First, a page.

At the start of the session Karen reassures me that a messy Generation Game-style clay catastrophe is highly unlikely, although I am kitted out with an apron. She describes pottery throwing as like taking to a different sort of wheel for the first time – starting driving lessons.
As when you’re learning to drive a car, during the first few sessions on the potter’s wheel it’s all about mastering the controls.Then once you’ve had some practice, throwing becomes more intuitive and you can concentrate on getting creative.
In my session the aim was to make a small bowl. It was many years since I’d last had a go on a potter’s wheel, when I was taking Saturday morning pottery classes at my local college.
I won’t say exactly how long ago that was, but to give you a clue, back then I was using an old-style foot-operated treadle wheel.
Now wheel throwing has gone electric and you use a foot pedal, much like one you’d get on a sewing machine, to control the speed.
The session started with a demonstration from Karen.
Watching her transform the ball of clay was rather hypnotic – I might write to the BBC and suggest that they bring back their potter’s wheel interlude film between programmes.
She talked me through each of the stages and then it was time for my turn. Unchained Melody wasn’t playing in the background, although it might have gone through my head, as Karen guided me through each of the steps – from a distance as, of course, Covid safety measures are in place, including wearing a mask.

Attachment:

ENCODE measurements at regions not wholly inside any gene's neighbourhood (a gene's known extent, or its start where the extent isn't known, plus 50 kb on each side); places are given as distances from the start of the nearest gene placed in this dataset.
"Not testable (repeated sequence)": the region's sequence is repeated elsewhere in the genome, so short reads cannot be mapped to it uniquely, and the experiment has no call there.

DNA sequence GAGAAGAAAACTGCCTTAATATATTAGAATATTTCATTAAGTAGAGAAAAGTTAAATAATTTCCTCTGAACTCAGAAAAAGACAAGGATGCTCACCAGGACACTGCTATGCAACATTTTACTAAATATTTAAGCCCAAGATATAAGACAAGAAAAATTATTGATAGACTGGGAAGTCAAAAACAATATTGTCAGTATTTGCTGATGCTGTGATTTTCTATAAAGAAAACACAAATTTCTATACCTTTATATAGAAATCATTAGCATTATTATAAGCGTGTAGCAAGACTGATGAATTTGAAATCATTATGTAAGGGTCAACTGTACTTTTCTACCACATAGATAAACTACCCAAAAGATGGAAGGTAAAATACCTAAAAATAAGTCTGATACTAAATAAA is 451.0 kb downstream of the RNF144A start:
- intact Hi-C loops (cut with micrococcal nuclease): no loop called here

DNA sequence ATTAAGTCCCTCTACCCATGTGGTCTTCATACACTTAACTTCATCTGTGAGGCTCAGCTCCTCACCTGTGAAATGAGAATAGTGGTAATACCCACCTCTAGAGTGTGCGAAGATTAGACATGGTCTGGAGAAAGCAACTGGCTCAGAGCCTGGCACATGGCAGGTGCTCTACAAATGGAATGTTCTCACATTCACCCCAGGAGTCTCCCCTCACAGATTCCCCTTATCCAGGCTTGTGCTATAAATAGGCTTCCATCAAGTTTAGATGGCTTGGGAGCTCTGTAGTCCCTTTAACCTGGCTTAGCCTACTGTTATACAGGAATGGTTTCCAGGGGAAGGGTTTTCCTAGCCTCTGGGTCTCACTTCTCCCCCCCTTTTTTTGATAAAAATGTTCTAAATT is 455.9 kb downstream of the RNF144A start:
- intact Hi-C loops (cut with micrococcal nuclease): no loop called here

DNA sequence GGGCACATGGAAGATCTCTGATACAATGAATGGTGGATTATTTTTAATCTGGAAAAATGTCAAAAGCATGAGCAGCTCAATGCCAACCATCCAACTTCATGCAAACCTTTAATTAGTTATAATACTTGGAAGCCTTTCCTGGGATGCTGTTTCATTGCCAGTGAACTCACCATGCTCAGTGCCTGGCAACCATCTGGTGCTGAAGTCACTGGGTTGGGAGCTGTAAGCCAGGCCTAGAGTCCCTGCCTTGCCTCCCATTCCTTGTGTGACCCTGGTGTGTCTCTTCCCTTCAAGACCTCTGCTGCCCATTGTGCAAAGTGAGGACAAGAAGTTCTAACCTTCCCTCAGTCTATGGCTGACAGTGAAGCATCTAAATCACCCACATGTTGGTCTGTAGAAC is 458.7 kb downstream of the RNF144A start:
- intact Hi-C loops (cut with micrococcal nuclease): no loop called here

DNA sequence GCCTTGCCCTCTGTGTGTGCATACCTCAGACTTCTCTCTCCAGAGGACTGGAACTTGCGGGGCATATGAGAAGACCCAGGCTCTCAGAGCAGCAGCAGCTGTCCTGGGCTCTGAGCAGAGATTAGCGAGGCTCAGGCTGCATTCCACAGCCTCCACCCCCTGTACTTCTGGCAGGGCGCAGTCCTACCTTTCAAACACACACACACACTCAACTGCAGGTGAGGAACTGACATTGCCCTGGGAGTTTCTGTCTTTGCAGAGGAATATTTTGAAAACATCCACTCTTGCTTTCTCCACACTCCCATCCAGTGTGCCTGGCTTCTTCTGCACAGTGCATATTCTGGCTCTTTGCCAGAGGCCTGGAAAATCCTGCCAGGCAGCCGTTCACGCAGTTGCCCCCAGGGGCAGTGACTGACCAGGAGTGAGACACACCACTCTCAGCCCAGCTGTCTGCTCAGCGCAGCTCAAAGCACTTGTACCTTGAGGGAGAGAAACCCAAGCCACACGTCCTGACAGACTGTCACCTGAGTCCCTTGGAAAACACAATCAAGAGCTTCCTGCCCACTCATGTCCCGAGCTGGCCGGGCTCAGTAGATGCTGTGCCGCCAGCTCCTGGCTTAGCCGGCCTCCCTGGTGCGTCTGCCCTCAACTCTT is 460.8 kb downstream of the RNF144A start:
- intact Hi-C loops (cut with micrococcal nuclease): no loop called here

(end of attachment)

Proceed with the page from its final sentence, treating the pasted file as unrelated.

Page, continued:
First of all the ball of clay has to be centred on the wheel. Then comes the nervewracking part, where you start to manipulate the clay.
First you have to ‘cone’ the clay up and down to get rid of any air bubbles, which could be problematic later on and cause the piece to crack during firing in the kiln.
Next you make a hole in the middle of the clay and start to shape your pot.
There were a few moments where the clay started to go a bit wobbly, but thanks to Karen’s brilliant instructions disaster was averted.
After a few minutes, by some sort of magic, my lump of clay had become what was recognisably, nay undoubtedly, a bowl, ready for drying, firing and glazing and underneath my mask I was wearing a big grin at what I’d achieved.
It was such a good feeling, I totally understood what Karen and Gwyn meant about the addictiveness of working with clay.
Great Pottery Throw Down here I come?
Introduction to pottery taster sessions at Fire and Flux cost £55 per person and include the opportunity to make a small bowl on the potter’s wheel, hand build a piece and have a go at tile making. Bisque firing, glazing and re-firing of one small piece (to be collected at a later date) is included in the price.
Make and Decorate three-session workshops cost £210 per person. In the first session participants make a number of pieces using various
techniques, the second is spent decorating using slips, under glaze, paper resist and sgraffito and the third is spent glazing after the pieces have been bisque fired.
Plus half day and full day individual tuition sessions are available and, if you have some pottery experience, studio space can be rented by the
half or full day and a kiln firing service is available.